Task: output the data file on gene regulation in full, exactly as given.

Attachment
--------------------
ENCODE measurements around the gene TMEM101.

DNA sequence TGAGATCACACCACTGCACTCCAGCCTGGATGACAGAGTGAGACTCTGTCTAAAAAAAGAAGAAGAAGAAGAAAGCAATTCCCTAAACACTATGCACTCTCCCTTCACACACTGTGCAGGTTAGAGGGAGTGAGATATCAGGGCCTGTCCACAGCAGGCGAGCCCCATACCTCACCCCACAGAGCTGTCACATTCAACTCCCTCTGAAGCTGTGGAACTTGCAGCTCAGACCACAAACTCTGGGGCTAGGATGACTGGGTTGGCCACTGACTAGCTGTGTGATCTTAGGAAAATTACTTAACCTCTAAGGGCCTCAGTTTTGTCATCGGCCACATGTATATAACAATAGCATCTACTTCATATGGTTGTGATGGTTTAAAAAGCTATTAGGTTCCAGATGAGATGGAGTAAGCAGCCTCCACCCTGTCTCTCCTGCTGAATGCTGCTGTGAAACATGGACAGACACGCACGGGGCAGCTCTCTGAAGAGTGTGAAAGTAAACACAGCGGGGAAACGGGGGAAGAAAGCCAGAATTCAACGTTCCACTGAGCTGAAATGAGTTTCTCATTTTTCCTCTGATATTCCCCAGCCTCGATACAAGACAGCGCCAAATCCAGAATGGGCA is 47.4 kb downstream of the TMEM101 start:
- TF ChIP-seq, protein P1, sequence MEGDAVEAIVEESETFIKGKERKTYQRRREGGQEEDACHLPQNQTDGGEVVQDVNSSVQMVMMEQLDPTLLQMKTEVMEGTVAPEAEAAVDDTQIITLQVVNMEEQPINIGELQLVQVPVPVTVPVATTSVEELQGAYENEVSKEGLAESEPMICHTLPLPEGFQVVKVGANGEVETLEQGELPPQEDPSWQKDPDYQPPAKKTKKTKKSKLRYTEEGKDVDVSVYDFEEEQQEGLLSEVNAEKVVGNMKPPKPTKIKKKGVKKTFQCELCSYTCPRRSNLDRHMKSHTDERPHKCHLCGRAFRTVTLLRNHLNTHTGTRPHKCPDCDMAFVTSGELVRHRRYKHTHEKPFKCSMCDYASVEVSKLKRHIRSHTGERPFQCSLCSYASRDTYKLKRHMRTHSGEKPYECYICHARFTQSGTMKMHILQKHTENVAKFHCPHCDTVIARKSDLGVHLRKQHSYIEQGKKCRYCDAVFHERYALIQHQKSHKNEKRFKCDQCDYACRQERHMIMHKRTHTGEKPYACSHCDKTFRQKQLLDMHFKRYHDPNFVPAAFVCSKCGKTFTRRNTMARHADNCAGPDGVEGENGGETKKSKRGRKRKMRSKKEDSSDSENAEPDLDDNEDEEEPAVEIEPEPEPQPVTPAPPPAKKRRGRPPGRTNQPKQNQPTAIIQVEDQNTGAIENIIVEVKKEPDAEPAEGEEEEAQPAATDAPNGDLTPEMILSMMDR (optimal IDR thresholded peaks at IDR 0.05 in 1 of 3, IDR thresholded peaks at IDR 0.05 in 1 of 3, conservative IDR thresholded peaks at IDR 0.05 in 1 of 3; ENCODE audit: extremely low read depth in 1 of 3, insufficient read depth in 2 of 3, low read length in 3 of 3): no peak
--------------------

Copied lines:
ENCODE measurements around the gene TMEM101.

DNA sequence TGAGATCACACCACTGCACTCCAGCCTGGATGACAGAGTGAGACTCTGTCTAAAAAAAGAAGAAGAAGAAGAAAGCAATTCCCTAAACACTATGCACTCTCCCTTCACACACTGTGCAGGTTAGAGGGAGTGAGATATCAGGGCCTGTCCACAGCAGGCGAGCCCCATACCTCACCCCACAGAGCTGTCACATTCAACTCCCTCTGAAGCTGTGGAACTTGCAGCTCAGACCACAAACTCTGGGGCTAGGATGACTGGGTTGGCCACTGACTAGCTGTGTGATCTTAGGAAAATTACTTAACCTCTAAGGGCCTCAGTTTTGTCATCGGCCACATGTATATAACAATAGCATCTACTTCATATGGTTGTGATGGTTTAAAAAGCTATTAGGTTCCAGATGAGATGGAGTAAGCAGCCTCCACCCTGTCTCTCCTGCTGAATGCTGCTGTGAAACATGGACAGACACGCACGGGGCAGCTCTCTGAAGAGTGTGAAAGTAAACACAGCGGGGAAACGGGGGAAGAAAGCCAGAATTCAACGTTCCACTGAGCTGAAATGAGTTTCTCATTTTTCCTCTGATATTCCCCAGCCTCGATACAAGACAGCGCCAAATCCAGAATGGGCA is 47.4 kb downstream of the TMEM101 start:
- TF ChIP-seq, protein P1, sequence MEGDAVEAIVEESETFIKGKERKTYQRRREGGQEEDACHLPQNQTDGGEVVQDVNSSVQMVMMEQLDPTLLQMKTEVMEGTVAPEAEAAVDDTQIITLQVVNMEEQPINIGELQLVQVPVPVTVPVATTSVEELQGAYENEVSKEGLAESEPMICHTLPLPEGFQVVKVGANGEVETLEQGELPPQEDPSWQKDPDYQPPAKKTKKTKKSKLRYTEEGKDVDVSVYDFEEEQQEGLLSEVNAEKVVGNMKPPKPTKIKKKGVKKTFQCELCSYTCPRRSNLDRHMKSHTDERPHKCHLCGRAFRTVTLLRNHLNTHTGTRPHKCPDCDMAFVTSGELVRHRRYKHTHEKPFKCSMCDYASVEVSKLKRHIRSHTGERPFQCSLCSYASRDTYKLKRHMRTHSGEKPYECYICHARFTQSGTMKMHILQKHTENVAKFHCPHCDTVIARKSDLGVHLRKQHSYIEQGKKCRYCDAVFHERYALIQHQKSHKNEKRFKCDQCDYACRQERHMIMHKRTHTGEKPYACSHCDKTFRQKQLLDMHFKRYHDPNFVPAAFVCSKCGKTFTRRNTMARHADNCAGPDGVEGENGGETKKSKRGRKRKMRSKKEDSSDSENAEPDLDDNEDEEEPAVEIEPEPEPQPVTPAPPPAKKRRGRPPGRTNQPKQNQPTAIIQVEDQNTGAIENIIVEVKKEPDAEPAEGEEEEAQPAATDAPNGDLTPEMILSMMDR (optimal IDR thresholded peaks at IDR 0.05 in 1 of 3, IDR thresholded peaks at IDR 0.05 in 1 of 3, conservative IDR thresholded peaks at IDR 0.05 in 1 of 3; ENCODE audit: extremely low read depth in 1 of 3, insufficient read depth in 2 of 3, low read length in 3 of 3): no peak